More headaches for U.C. Davis.
Having had its reputation blackened by last fall's pepper spraying of students by campus police--and the video of the incident that went viral--the best thing for the campus would be to air the findings of a special task force that has just finished its investigation.
Chancellor Linda Katehi, who was at the center of the storm, knows that well.
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Katehi, who survived calls for her resignation, wants the results to be made public quickly.
Instead, the union that represents campus police were successful Tuesday in getting a judge in Oakland to keep the results under wraps.
"I am tremendously disappointed by the delay," Katehi said in a statement.
The university's plans to release the report were blocked after the police union argued that it violates the rights of campus officers who were interviewed.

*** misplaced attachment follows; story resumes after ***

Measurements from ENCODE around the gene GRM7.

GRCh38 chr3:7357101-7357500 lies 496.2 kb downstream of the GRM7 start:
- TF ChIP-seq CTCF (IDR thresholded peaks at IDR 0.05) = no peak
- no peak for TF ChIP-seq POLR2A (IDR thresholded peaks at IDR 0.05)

Three officers, including campus police chief Annette Spicuzza, were suspended following the pepper spray incident November 18th.
The union wants a judge to remove information about those officers' disciplinary records as well as the names of other officers who were interviewed. That judge has now scheduled a new hearing for March 16.
That means more news stories, using that infamous video of unresisting students being sprayed while police were trying to clear them from occupying the campus quad.
The investigation was headed by former state Supreme Court Justice Cruz Reynoso, designed according to Katehi to ensure "the campus is a safe, tolerant and inclusive community."
Instead, it remains a secret, a further source of irritation for university officials who would like to see this cloud disappear.